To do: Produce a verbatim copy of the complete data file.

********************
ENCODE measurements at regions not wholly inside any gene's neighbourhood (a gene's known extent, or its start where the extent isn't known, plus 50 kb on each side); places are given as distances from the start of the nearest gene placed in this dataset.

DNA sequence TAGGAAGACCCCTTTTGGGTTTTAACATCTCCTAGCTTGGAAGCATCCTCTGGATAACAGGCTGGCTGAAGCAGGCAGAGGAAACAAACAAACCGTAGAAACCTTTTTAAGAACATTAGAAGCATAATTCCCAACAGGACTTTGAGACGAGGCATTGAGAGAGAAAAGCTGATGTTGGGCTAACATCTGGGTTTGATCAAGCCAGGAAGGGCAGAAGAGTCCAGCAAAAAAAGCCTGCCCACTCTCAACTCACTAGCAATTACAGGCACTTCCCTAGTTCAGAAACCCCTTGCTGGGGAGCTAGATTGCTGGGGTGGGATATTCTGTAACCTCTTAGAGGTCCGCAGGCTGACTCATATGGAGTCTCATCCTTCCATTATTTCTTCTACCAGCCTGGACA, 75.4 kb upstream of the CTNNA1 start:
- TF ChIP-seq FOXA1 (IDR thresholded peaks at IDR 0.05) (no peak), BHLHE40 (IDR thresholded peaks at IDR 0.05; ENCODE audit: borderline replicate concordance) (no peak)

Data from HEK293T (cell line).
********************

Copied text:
ENCODE measurements at regions not wholly inside any gene's neighbourhood (a gene's known extent, or its start where the extent isn't known, plus 50 kb on each side); places are given as distances from the start of the nearest gene placed in this dataset.

DNA sequence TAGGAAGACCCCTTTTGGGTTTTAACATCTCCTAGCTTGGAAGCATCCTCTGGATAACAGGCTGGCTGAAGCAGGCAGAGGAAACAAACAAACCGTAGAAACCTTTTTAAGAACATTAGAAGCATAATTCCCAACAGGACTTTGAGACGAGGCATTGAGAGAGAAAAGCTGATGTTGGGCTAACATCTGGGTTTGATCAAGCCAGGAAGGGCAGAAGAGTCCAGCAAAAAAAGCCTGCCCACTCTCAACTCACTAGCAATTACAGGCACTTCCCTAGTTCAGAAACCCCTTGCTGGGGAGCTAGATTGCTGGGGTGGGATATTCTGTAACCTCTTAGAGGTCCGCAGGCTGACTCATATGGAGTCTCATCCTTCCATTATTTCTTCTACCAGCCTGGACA, 75.4 kb upstream of the CTNNA1 start:
- TF ChIP-seq FOXA1 (IDR thresholded peaks at IDR 0.05) (no peak), BHLHE40 (IDR thresholded peaks at IDR 0.05; ENCODE audit: borderline replicate concordance) (no peak)

Data from HEK293T (cell line).